An experimental investigation of dropwise and filmwise condensation of low pressure steam in tube banks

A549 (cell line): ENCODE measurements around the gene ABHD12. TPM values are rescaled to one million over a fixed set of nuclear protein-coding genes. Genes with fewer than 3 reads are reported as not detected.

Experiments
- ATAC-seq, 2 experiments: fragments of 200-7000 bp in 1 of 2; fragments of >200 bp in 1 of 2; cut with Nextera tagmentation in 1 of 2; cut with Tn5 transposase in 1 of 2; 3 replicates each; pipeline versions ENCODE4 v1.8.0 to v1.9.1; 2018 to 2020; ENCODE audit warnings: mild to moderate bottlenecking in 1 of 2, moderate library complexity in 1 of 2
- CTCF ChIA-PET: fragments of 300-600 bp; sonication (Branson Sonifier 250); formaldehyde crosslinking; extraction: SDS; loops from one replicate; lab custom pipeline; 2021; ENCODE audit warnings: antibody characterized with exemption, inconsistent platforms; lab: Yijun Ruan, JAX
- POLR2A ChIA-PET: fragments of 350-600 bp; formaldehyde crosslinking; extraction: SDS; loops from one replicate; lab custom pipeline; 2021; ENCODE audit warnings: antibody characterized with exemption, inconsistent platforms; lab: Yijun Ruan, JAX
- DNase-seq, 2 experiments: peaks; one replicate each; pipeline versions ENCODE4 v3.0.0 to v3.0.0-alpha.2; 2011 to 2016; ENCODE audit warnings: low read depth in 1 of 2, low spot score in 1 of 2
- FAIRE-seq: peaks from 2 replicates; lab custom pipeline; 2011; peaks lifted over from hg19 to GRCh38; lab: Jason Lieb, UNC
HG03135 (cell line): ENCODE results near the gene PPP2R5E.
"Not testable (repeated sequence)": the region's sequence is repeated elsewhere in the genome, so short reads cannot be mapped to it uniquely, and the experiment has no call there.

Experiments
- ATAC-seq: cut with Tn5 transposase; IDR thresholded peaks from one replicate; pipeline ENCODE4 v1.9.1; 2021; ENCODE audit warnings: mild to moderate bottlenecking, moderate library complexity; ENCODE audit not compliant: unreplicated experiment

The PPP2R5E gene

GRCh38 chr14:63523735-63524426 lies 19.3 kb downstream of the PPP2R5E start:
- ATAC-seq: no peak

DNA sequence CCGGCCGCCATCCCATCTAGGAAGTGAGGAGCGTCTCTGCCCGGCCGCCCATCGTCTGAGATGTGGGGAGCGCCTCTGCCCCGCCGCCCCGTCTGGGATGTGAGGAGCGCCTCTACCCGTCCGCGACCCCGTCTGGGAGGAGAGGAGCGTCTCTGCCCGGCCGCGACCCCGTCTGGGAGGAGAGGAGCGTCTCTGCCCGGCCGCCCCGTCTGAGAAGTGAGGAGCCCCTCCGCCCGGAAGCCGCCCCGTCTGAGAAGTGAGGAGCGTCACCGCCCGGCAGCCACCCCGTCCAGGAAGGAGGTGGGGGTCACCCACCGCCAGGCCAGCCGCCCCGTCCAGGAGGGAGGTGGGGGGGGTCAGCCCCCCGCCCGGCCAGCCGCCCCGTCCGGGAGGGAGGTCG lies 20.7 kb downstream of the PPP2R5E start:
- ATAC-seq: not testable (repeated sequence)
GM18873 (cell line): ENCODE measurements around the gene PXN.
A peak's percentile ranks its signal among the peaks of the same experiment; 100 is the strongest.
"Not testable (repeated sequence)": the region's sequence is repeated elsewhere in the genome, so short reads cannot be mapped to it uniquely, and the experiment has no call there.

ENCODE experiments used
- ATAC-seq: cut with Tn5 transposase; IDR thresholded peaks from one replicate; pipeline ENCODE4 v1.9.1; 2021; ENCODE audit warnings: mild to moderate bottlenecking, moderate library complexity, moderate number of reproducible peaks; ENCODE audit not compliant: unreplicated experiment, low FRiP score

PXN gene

Research to date has highlighted a number of conditions where dropwise condensation may offer heat transfer enhancements over filmwise condensation. Previous studies have shown at pressures above or around atmospheric, dropwise condensation offers significant benefit over filmwise. However, some of this research suggests that as the system pressure is reduced below atmospheric, the benefits of dropwise condensation diminish rapidly, to the extent that, at pressures around 50mbar the benefits of dropwise over filmwise are minimal. This thesis details a series of experiments which were conducted to investigate the heat transfer and pressure drop distributions in tube bundles during both dropwise and filmwise condensation of steam. The primary objective of the work was to determine the design implications associated with switching the mode of condensation of a electricity generating steam turbine condenser from the current filmwise mode, to dropwise. Experimental data were obtained from a new purpose build apparatus containing seventy-five, 150mm long titanium tubes, arranged in an in line configuration of five columns and fifteen rows. Dropwise and filmwise data were recorded from each row at test cell inlet pressures down to 50mbar using both pure steam and steam air mixtures. Filmwise heat transfer data indicated that, under most conditions, heat transfer coefficients were generally in agreement with those obtained by previous workers. Heat transfer data obtained during dropwise condensation suggested that the benefits of dropwise condensation are not significantly diminished at low pressure, and that, unlike filmwise condensation, inundation has little or no effect in a fifteen row bundle. The data also indicated that the pressure drop characteristics and effects of air are, within experimental error, identical during both modes of condensation and in line with models and theories proposed by previous workers.